Authors: Wei Cao, Alex J. Mantanona, Haochuan Mao, Naneki C. McCallum, Yang Jiao, Claudia Battistella, Valeria Caponetti, Nanzhi Zang, Matthew P. Thompson, Marco Montalti, J. Fraser Stoddart, Michael R. Wasielewski, Jeffrey D. Rinehart, Nathan C. Gianneschi
Journal: Chemistry of Materials
Melanin is a biological component that we are keenly aware of because of its visibility in the skin and hair. We know its presence can influence an individual’s likelihood of participating in science, either as a scientist or subject. Divorced from its societal implications, the chemical itself displays a fascinating array of properties and functions in the body which come as a consequence of its unique structure.
Each melanin pigment is a polymer-like molecule made up of subunits of the neurotransmitter dopamine and other similar molecules like L-DOPA, the dopamine precursor that is used to treat Parkinson’s disease (Figure 1). Melanin has a high amount of disorder, meaning no two melanin molecules are exactly the same. They may differ in how many subunits they contain, how they are connected, and how they are stacked. Additionally, there is not just one type of melanin. Instead, melanin is a larger category of pigments which consists of two main types: eumelanins, which are the source of black and brown color in the body, and pheomelanins, which give red hair its color. There’s even a variety present in the brain known as neuromelanin that offers protection to neurons –and which is diminished in individuals with Parkinson’s disease.
A key function of melanin is its ability to protect bodily tissue from damage by radicals, which are highly reactive and often short-lived molecules that contain unpaired electrons. Electrons most frequently exist in pairs, in the body and otherwise, but when they don’t, they can have drastic effects, both good and bad. Therefore, the body continuously tries to eliminate unintentional –or even intentionally formed –radicals before they can cause cellular damage.
A common form of radicals in the body are reactive oxygen species (ROS) which include peroxides and superoxides (O2–). The presence of both molecules can be curbed by protectant molecules like melanin and antioxidants. Unintentionally formed “external” radicals come from a number of sources, including ionizing radiation like sunlight and x-rays, as well as air pollutants and cigarette smoking. The body can also purposefully create “internal” radicals; for example, hydrogen peroxide is used for metabolic processes in the mitochondria and nitric oxide in the regulation of blood pressure.
Yet despite the damaging effect that radicals can have, melanin itself contains radicals. In fact, melanin production relies on the generation of radicals to form bonds, and when you shine ultraviolet and visible light on melanin it produces more radicals! This is not as haphazard as it seems because the radicals inside melanin are well-contained and act as traps for the outside radicals; when they combine, both are rendered harmless.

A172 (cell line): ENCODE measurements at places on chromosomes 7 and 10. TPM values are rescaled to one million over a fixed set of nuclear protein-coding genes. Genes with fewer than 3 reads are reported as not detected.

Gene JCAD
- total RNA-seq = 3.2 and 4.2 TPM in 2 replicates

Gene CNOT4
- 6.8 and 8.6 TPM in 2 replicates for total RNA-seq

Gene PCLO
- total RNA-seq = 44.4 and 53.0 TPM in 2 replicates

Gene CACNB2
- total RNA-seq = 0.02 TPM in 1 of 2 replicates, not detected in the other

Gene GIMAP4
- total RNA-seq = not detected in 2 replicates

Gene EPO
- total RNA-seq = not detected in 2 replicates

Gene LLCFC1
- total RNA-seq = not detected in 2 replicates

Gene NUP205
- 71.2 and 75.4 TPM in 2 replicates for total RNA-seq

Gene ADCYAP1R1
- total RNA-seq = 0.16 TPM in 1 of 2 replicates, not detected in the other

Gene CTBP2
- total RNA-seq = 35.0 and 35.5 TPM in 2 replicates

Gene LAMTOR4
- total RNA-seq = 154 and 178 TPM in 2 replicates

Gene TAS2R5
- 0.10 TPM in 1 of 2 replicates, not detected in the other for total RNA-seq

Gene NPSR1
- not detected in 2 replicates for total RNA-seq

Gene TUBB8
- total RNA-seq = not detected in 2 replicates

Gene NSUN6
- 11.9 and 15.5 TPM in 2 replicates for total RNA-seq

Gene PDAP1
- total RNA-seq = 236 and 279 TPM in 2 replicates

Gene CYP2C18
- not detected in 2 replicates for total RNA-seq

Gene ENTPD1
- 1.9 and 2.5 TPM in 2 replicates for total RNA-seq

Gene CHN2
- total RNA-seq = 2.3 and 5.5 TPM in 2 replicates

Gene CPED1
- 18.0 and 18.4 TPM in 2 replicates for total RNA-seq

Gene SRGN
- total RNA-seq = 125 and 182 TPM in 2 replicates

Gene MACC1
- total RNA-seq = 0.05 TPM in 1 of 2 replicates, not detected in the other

Researchers have sought to enhance the protective properties of melanin by making a synthetic melanin with increased radical content. Conveniently, unenhanced synthetic melanins already exist in the form of nanoparticles (Figure 2A) and are made with the same building blocks as natural melanins, including dopamine. So, Cao et. al. decided to modify a proportion of the building blocks in the nanoparticles so that they produced more radicals while still reacting to form larger nano-sized structures, resulting in so-called “radical NPs” (Figure 2B). The building blocks were modified to contain a well-known radical-containing molecule called TEMPO, which in other applications is used to detect radical-containing molecules.
The increased presence of radicals was detected by magnetometry, a technique used to measure the magnetic field produced by unpaired electrons. This increase in radical content was confirmed using electron paramagnetic resonance, or EPR spectroscopy. EPR spectroscopy is a specialized technique used to detect unpaired electrons and the molecular environments they exist in, and in fact, melanin was one of the first molecules in which radicals were detected using this technique.
Next, the researchers demonstrated the effect that the radical NPs could have in human skin. When the radical NPs were mixed with human skin cells, they were taken up by the cells and accumulated at the nucleus, where our radiation-sensitive DNA is stored (Figure 3A). This was a promising first sign that the radical NPs were acting like natural melanin, so next they tested if their presence would protect the cells from ionizing radiation. Cao et al. introduced a dye into the cells that fluoresced when exposed to ROS and irradiated the cells with ionizing X-ray light. Looking at cells under a microscope, they found that the fluorescence that appeared in the unprotected cells was absent in the radical NP treated cells (Figure 3B).
Enhanced melanin such as that found in these radical NPs synthesized by Cao et al. has the potential to act as a radioprotective material. Such materials are useful to protect from occupational hazards present at nuclear power plants and in the healthcare industry. This method may even eliminate the need for heavy lead jackets used during medical X-ray scans to avoid DNA-damaging ionizing radiation. Finally, the melanin-like design of these radical NPs makes them biocompatible, meaning they could be used to minimize the negative impacts of cancer treatment by protecting the non-cancerous parts of the body.